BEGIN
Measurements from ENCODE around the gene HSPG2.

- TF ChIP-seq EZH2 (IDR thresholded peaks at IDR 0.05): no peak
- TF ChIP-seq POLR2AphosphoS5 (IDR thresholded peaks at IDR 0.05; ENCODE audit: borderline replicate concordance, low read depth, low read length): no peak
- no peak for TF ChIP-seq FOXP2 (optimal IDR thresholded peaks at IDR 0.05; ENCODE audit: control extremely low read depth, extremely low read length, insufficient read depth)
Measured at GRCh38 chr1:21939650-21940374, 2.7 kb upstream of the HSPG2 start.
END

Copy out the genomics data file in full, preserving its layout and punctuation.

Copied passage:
Measurements from ENCODE around the gene HSPG2.

- TF ChIP-seq EZH2 (IDR thresholded peaks at IDR 0.05): no peak
- TF ChIP-seq POLR2AphosphoS5 (IDR thresholded peaks at IDR 0.05; ENCODE audit: borderline replicate concordance, low read depth, low read length): no peak
- no peak for TF ChIP-seq FOXP2 (optimal IDR thresholded peaks at IDR 0.05; ENCODE audit: control extremely low read depth, extremely low read length, insufficient read depth)
Measured at GRCh38 chr1:21939650-21940374, 2.7 kb upstream of the HSPG2 start.